Academic journal article Health Sociology Review

Understanding and Addressing the Stigma of Mental Illness with Ethnic Minority Communities

Academic journal article Health Sociology Review

Understanding and Addressing the Stigma of Mental Illness with Ethnic Minority Communities

Article excerpt

The way in which we support people with enduring mental health problems in affluent countries is changing. Deinstitutionalisation and recovery-focused models of care are frequently accompanied by rights-based legislation in relation to healthcare treatment, employment and education. Yet in contemporary societies, the intense stigma and discrimination that people with mental health problems continue to face results in a series of 'social injuries' that are profoundly damaging (Rogers & Pilgrim, 2003).

Sociologists Link and Phelan (2001) provide a strong model for understanding mental health stigma. They acknowledge that stigma includes a combination of inaccurate or distorted beliefs, negative attitudes and discriminatory behaviour. They describe stigma as the co-occurrence of labelling of difference, stereotyping, separation of 'us' and 'them', followed by discrimination and status loss. This model acknowledges that it is easier to discriminate against groups who have less power, and that stigma can exist at a number of levels in society: internalised stigma (or anticipated discrimination) for the person affected; social stigma experienced in everyday interactions with friends, family and the wider community; and structural stigma (or institutional discrimination) whereby prejudice is embedded into legal systems, the media, cultural and businesses institutions. Family and friends can also be stigmatised by association with the labelled person or group although this dimension has received less attention (Goffman, 1963).

The impact of stigma is profound. People with mental health problems frequently delay help-seeking for fear of the social consequences (Schomerus & Angermeyer, 2008). Life chances and opportunities are consistently restricted (Rosenfield, 1997). Harassment in the community remains a common phenomenon (Berzins, Petch, & Atkinson, 2003). Employment rates remain at under 20% across Europe compared to over 40% of all people with a disability (Williams, Copestake, Eversley, & Stafford, 2008) and stigma from employers and colleagues is a major cause (Arthur, Knifton, Park, & Doherty, 2008; Faulkner & Layzell, 2000). The cumulative effects of this income and status loss, combined with fear of rejection from friends, families and partners, frequently results in lowered self-esteem (Wright, Gronfein, & Owens, 2000). Enduring stigma can lead to people living in states of constant stress, worsening the initial mental health problem (Link & Phelan, 2006). Under-investment in health services from governmental institutions contributes towards a gap between mental health need, services and support, especially amongst disadvantaged social groups (Patel et al., 2010).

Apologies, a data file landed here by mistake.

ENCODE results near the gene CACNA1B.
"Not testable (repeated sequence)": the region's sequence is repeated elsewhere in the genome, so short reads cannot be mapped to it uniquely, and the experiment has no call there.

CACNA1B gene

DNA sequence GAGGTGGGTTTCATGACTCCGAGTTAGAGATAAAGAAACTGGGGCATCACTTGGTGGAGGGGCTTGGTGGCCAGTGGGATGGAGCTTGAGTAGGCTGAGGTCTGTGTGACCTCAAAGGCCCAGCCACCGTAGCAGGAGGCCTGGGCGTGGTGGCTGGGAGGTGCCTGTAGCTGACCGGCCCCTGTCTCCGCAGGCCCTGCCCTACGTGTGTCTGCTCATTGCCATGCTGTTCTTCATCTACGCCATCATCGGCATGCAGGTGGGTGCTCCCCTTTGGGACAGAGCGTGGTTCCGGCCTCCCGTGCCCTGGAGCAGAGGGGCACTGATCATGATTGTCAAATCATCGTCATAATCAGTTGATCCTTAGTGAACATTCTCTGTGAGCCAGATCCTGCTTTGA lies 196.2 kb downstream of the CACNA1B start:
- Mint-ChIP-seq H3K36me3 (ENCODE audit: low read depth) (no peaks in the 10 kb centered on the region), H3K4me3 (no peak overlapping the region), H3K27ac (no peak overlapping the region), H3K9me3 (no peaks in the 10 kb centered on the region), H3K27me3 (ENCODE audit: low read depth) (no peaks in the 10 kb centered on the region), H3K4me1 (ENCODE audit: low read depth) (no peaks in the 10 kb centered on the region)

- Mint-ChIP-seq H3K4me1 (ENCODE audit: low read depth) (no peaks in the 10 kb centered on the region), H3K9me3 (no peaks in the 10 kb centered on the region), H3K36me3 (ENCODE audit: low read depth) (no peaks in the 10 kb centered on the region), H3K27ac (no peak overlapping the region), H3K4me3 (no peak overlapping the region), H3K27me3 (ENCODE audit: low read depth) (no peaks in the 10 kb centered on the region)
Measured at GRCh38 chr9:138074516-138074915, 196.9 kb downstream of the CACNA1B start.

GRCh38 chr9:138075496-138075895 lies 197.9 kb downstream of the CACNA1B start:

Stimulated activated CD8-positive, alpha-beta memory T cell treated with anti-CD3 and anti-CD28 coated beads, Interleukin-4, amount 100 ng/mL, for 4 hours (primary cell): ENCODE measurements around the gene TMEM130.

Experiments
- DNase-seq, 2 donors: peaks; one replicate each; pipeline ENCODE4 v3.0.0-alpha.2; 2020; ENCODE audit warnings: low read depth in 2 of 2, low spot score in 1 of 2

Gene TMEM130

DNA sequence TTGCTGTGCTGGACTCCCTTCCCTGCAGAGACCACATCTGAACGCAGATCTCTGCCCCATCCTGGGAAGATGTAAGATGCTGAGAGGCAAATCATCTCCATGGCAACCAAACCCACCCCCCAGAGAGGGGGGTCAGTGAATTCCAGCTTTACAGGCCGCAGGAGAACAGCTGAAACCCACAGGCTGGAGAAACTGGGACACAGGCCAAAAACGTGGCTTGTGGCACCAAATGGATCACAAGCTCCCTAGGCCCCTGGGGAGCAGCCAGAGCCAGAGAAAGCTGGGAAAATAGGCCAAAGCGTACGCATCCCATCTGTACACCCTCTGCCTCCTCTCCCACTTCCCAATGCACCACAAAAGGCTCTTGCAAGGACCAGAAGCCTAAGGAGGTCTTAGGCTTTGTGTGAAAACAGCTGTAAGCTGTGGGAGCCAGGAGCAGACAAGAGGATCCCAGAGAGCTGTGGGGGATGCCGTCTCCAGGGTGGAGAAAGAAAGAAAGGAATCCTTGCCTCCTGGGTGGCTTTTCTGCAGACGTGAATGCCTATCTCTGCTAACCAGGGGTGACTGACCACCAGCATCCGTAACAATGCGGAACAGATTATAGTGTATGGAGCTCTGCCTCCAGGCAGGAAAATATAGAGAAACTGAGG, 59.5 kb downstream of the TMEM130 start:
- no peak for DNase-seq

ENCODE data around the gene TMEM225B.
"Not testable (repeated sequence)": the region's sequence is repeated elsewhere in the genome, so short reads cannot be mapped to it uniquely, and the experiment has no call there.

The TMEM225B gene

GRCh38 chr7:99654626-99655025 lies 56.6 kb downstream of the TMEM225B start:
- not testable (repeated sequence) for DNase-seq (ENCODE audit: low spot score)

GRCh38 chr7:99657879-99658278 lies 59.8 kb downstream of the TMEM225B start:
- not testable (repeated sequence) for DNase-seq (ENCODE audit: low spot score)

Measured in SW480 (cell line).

In Scotland, the location of this study, stigma and discrimination against people with mental illness continues to be a major issue. Dangerousness remains a commonly reported belief in public surveys and in the media, along with notions that people are to blame for their condition, are unwilling or unable to work, make little social contribution and are unsuitable as partners (Knifton & Quinn, 2008). Beliefs about danger increased as we moved from institutions to community care, with a shiftfrom 'becoming mad' to 'fear of the other' (Maclean, 1969). Danger and unpredictability remain highly associated with people with severe and enduring mental illnesses including psychoses and schizophrenia. Other conditions, such as depression, attract more subtle forms of stigma related to ability to work and being difficult to talk to (Crisp, Gelder, Rix, Meltzer, & Rowlands, 2000).

This study engages with communities that experience multiple forms of disadvantage and disempowerment, and the case for understanding and addressing mental health stigma in the context of inequalities is compelling. Globally the prevalence of mental health problems is high and increasing (World Health Organization, 2001) and the burden does not fall equally within societies. …

Search by... Author
Show... All Results Primary Sources Peer-reviewed

Oops!

An unknown error has occurred. Please click the button below to reload the page. If the problem persists, please try again in a little while.